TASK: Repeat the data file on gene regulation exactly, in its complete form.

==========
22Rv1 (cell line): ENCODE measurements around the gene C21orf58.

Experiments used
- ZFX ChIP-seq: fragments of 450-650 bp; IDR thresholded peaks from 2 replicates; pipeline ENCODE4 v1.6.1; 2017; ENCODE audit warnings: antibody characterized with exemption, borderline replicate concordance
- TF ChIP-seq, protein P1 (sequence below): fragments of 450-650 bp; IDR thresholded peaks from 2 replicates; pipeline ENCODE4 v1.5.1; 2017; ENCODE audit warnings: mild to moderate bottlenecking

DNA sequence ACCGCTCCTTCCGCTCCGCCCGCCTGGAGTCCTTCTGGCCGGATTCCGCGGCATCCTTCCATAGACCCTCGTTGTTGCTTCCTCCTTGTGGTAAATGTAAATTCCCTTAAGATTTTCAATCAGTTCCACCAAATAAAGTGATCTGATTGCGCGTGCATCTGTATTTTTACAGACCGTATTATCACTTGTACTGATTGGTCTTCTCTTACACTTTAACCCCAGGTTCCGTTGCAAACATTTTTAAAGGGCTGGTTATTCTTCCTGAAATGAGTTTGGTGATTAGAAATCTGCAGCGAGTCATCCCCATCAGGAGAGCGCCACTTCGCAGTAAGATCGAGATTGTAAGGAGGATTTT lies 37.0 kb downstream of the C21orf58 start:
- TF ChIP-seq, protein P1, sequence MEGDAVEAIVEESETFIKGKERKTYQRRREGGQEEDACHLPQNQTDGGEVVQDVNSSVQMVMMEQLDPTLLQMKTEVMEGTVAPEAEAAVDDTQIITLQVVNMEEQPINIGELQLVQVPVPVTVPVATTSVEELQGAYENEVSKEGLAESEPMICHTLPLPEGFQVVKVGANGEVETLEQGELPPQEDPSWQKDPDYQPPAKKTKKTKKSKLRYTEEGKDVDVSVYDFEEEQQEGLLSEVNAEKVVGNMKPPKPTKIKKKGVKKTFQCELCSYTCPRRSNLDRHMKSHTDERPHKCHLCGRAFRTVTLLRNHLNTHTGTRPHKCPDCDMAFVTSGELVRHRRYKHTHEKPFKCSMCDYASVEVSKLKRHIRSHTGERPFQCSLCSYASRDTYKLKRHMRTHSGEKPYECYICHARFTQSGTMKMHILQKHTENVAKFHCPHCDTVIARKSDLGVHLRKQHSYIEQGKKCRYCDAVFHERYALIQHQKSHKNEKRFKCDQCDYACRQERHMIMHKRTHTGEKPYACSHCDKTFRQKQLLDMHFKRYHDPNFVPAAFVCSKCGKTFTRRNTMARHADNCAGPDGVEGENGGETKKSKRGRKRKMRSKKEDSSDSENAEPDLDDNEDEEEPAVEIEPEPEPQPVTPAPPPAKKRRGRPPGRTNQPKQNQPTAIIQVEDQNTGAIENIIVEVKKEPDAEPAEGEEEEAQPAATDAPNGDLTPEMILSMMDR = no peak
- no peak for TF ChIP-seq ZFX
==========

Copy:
22Rv1 (cell line): ENCODE measurements around the gene C21orf58.

Experiments used
- ZFX ChIP-seq: fragments of 450-650 bp; IDR thresholded peaks from 2 replicates; pipeline ENCODE4 v1.6.1; 2017; ENCODE audit warnings: antibody characterized with exemption, borderline replicate concordance
- TF ChIP-seq, protein P1 (sequence below): fragments of 450-650 bp; IDR thresholded peaks from 2 replicates; pipeline ENCODE4 v1.5.1; 2017; ENCODE audit warnings: mild to moderate bottlenecking

DNA sequence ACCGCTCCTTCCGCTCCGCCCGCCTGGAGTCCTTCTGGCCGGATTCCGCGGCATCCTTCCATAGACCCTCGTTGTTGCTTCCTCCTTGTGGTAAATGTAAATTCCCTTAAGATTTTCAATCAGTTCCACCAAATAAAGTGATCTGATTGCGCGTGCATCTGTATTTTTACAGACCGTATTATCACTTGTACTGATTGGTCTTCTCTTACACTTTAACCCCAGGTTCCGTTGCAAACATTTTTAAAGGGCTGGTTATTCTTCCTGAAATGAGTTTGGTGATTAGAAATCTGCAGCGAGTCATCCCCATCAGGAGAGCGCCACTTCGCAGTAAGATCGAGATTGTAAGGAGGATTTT lies 37.0 kb downstream of the C21orf58 start:
- TF ChIP-seq, protein P1, sequence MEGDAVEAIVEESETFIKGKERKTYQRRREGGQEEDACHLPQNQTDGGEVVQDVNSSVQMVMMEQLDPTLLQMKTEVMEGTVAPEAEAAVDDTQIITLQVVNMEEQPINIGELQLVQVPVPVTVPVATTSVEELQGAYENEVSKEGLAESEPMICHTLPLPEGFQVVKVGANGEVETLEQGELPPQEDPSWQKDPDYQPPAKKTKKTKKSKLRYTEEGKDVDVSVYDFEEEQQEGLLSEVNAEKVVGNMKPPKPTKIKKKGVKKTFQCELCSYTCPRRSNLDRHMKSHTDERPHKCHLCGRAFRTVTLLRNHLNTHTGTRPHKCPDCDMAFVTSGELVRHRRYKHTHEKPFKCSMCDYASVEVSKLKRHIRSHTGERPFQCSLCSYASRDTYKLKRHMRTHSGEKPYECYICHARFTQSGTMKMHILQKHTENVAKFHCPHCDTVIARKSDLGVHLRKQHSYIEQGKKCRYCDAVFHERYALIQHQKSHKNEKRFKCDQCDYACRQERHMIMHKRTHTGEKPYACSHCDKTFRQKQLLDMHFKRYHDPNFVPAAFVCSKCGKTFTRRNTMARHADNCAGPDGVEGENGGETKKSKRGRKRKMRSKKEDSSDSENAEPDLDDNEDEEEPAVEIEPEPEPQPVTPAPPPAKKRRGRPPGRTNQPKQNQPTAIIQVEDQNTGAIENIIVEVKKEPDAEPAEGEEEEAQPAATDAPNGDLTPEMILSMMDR = no peak
- no peak for TF ChIP-seq ZFX